The Nevada Department of Transportation (NDOT) and the Regional Transportation Commission of Southern Nevada (RTC) in the US are jointly developing the Interstate 11 Boulder City Bypass, which will connect Las Vegas with Phoenix.

The project includes the construction of a four-lane road with interchanges at I-11/US 95 and I-11/US 93. It also includes reconfiguration of the interchange at the US 93/State Route 172 Hoover Dam Exit.

Final environmental impact statement for the 15.5-mile (25km) project was completed in 2005. Ground-breaking for the first phase of the project was conducted in April 2015, while the construction is scheduled to be completed by January 2018. Construction of the phase two of the bypass began in 2015, while completion is scheduled for October 2018.

The $318m freeway project construction is being undertaken in two phases and expected to create approximately 4,000 direct and indirect jobs in the region.

Interstate-11 Boulder City Bypass details

The freeway connecting Las Vegas and Phoenix was designated as Interstate 11 under the 2012 surface transportation reauthorisation programme, also known as the Moving Ahead for Progress in the 21st Century Act (MAP-21).

“The $318m freeway project construction is being undertaken in two phases and expected to create approximately 4,000 direct and indirect jobs in the region.”

Concrete pavement was opted for the project instead of asphalt due to its longevity, a step that is also expected to reduce 13-28% in maintenance costs in the long-run.

The project will also construct a Northbound Truck Climbing Lane, Southbound Scenic Vista Parking Area, and ten new bridge structures. 

The visual elements of the project will include the construction of a 1,200ft-long, 28ft-wide, cast-in-place textured, multi-coloured concrete wall, which will be coated with an anti-graffiti film and feature graphics highlighting the construction of Hoover Dam.

Despite containing lower levels of naturally occurring asbestos (NOA) concentrations, RTC and NDOT will utilise EPA-recommended mitigation measures throughout the project to minimise exposure to dust potentially containing NOA. They will also conduct air monitoring to ensure the effectiveness of the mitigation measures throughout the construction stage.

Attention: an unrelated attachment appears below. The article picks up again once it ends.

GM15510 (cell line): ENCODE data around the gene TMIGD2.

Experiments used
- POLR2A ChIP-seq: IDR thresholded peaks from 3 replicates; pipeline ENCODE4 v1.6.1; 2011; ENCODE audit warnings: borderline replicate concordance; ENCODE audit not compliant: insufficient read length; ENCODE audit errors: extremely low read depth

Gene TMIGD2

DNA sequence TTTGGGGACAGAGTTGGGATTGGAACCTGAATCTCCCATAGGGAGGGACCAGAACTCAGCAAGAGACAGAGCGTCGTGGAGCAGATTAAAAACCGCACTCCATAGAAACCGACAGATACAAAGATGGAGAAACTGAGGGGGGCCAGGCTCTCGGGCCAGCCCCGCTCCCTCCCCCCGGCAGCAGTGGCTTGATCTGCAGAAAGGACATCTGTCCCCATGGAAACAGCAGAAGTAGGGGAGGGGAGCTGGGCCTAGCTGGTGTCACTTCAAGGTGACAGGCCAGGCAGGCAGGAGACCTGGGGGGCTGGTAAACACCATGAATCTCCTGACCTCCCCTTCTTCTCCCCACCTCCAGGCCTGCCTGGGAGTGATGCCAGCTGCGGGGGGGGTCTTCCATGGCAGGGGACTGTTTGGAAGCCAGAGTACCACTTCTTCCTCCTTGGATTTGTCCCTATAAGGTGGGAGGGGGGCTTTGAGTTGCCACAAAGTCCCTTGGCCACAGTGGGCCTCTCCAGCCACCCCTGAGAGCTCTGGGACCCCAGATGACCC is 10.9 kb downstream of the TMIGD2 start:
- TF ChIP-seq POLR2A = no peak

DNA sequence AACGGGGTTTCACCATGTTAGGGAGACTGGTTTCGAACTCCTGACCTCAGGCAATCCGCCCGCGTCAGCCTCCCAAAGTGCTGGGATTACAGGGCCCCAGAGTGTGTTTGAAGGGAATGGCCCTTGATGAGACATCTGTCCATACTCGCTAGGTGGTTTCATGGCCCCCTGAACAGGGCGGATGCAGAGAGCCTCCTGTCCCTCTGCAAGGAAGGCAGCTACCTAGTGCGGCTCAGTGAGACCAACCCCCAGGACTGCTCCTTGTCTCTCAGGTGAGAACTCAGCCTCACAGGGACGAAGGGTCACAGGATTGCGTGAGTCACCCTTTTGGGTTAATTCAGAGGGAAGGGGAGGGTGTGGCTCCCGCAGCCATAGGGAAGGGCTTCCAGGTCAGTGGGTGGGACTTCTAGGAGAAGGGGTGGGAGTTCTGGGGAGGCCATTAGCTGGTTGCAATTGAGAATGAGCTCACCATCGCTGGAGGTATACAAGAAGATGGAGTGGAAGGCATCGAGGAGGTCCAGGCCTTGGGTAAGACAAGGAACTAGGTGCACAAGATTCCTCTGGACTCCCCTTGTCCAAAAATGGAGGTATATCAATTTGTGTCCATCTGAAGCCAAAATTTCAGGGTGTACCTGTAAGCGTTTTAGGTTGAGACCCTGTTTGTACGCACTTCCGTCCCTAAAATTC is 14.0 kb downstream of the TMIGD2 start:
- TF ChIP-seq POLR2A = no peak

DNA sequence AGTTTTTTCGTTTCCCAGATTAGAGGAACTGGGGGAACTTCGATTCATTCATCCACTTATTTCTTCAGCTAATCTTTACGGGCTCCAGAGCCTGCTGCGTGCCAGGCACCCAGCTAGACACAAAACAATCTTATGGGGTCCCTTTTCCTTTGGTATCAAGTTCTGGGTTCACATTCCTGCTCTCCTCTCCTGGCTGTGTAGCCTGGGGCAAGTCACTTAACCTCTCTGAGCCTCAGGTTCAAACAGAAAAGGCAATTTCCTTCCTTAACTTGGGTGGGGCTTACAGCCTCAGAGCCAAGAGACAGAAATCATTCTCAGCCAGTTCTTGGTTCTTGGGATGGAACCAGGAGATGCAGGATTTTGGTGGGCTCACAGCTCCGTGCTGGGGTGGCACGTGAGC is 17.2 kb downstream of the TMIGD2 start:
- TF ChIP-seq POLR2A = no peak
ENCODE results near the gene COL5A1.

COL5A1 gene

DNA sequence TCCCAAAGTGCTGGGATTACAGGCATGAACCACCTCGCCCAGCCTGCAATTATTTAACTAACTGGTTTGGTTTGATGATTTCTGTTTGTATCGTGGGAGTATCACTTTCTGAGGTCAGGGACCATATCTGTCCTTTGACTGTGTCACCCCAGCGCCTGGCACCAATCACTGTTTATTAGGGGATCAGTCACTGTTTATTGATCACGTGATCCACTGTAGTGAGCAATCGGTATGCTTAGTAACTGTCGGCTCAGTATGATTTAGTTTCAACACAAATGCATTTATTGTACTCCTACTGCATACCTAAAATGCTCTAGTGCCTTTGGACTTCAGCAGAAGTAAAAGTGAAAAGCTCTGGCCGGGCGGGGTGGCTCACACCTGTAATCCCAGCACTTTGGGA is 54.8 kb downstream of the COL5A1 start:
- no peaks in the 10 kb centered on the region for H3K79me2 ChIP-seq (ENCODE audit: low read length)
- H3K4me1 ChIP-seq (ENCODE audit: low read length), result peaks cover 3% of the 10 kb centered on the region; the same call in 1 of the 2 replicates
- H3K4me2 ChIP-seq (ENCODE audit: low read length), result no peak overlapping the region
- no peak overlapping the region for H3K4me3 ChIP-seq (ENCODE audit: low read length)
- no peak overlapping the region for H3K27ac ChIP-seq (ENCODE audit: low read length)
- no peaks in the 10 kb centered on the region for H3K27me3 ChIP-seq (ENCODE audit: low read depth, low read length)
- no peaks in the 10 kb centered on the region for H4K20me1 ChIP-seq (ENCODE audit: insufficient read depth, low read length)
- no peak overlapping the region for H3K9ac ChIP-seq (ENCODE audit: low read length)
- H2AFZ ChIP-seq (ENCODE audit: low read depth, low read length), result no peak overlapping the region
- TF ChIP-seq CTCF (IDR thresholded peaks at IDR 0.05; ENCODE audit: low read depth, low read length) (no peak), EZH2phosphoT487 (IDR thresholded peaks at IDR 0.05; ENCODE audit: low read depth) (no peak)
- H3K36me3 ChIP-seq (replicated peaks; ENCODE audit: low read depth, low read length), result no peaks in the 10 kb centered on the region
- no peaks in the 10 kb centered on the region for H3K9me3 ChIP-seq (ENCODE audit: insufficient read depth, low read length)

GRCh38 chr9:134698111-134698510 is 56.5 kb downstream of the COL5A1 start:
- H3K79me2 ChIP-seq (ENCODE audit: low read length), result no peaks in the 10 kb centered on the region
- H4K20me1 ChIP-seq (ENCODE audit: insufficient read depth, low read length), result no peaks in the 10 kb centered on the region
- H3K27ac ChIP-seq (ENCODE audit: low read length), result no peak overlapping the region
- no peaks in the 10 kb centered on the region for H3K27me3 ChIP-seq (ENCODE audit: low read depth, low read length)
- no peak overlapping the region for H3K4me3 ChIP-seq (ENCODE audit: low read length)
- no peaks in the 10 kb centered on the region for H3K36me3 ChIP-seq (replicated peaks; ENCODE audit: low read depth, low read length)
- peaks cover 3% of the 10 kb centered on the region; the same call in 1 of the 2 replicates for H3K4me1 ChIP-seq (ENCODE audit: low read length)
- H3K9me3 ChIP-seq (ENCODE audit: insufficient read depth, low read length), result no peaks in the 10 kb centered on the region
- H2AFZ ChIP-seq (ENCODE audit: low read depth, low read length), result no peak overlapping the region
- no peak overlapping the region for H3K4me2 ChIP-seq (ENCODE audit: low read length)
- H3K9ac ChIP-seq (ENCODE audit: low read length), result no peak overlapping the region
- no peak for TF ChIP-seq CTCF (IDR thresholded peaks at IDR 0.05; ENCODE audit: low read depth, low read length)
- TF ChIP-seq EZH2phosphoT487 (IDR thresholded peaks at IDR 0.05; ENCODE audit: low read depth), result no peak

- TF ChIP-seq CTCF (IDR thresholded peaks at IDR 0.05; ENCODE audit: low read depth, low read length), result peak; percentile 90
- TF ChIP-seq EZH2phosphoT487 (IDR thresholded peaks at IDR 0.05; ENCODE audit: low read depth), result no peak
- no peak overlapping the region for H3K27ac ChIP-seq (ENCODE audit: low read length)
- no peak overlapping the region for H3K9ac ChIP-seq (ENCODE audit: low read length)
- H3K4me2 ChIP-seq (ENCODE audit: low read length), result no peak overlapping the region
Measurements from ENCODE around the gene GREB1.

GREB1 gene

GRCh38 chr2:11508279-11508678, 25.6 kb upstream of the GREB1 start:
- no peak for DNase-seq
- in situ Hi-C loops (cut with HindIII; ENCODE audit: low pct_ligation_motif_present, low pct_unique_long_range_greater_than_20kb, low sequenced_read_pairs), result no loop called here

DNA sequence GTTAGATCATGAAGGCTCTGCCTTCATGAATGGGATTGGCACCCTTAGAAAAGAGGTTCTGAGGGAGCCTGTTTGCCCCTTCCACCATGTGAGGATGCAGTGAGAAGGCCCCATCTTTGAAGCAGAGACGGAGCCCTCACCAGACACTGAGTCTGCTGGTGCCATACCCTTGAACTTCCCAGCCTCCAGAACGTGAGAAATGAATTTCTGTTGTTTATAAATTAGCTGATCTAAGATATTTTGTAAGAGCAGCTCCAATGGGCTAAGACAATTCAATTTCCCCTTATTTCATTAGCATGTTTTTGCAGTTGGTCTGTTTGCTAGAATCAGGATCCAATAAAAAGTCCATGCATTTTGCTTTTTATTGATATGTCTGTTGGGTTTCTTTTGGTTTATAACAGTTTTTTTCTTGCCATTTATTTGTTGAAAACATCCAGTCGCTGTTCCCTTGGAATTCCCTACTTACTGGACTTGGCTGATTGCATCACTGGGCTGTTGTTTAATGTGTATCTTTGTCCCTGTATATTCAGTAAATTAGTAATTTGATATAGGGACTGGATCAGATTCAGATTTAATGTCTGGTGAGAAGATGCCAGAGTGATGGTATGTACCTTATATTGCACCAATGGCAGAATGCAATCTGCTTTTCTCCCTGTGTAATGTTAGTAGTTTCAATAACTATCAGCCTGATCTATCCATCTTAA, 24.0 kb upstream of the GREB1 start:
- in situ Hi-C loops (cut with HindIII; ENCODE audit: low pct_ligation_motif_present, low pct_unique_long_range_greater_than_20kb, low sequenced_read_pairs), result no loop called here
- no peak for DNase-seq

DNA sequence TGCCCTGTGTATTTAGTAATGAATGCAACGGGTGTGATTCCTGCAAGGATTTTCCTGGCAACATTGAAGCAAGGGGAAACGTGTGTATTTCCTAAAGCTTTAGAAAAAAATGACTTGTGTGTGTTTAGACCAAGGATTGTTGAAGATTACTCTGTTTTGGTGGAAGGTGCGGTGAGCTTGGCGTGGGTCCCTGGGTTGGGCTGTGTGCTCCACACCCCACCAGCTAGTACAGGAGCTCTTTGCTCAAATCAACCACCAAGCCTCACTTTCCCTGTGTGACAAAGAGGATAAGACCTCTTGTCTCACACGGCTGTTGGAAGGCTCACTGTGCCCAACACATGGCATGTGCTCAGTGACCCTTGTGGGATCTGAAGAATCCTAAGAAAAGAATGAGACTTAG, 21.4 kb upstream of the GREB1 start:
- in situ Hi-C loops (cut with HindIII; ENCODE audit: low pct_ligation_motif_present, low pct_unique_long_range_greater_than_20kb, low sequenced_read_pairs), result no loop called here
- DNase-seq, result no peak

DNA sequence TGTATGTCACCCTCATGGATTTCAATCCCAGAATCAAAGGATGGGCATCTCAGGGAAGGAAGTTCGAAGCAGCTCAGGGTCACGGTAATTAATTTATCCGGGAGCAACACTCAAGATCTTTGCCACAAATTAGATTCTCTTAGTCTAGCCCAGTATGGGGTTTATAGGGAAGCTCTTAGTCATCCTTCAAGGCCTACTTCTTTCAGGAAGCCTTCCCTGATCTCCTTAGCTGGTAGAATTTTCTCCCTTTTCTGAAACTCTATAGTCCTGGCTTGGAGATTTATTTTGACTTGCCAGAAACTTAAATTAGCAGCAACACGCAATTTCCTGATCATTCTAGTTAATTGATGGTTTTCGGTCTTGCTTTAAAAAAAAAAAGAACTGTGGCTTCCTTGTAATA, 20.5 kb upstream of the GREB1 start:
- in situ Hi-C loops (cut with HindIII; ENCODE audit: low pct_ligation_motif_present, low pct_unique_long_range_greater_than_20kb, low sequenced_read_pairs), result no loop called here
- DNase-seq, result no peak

Two-phased development

The first phase of the two-phased development project will include the construction of a 2.5 mile-long, four-lane concrete interstate freeway between Silverline Road and Foothills Drive.

The completion of the first phase will minimise traffic congestion, enhance safety, and increase travel and commerce between Arizona and Nevada. In addition, a full diamond interchange at Railroad Pass will be constructed with a loop ramp.

Other components of the phase will include the construction of a 1.5-mile (2.4km) asphalt frontage road linking Henderson with the Railroad Pass interchange, replanting 20,000 cactuses, placing decorative rock, and installing five miles (8km) of tortoise fencing.

The second phase includes the construction of 12.5-mile (20.1km) section from I-515 to US 93 near the new Hoover Dam Bypass Bridge. It will link the project from Silverline Road to the Nevada Interchange, which was developed as part of the Federal Highway Administration’s Hoover Dam Bypass project.

The second phase is being constructed by RTC, but NDOT will take over the maintenance responsibility upon completion.

Construction details

As of February 2017, Fisher Industries completed 62% of the project while LVP completed 90% of the grading, started construction of nine bridges out of 11, and excavated more than five million cubic yards of rocks.

LVP completed 65% of the work on the second phase of the project by the end of 2016.

In 2014, the RTC entered agreements with the Western Area Power Administration (Western) and the Colorado River Commission (CRC) to relocate their electrical transmission facilities, which come in the way of the Bypass alignment.

As of February 2015, Western relocated all their facilities, while CRC relocated its facilities by June 2015.

Funding

Expected to cost $83m, the first phase will be completed using $68m in federal funding and $10m of RTC/FRI funds (Fuel Revenue Indexing), while the remaining $5m will be funded by the state.

The US Federal Government will provide $181.2m for the $235m second phase, while the FRI will provide the remaining $53.8m.

Contractors involved with the I-11 Boulder City Bypass

Fisher Sand and Gravel won a $83m contract in October 2014 for the first phase of the project.

Las Vegas Paving won the design-build contract for the second phase works in January 2015. CA Group was engaged as the lead engineer for the phase two.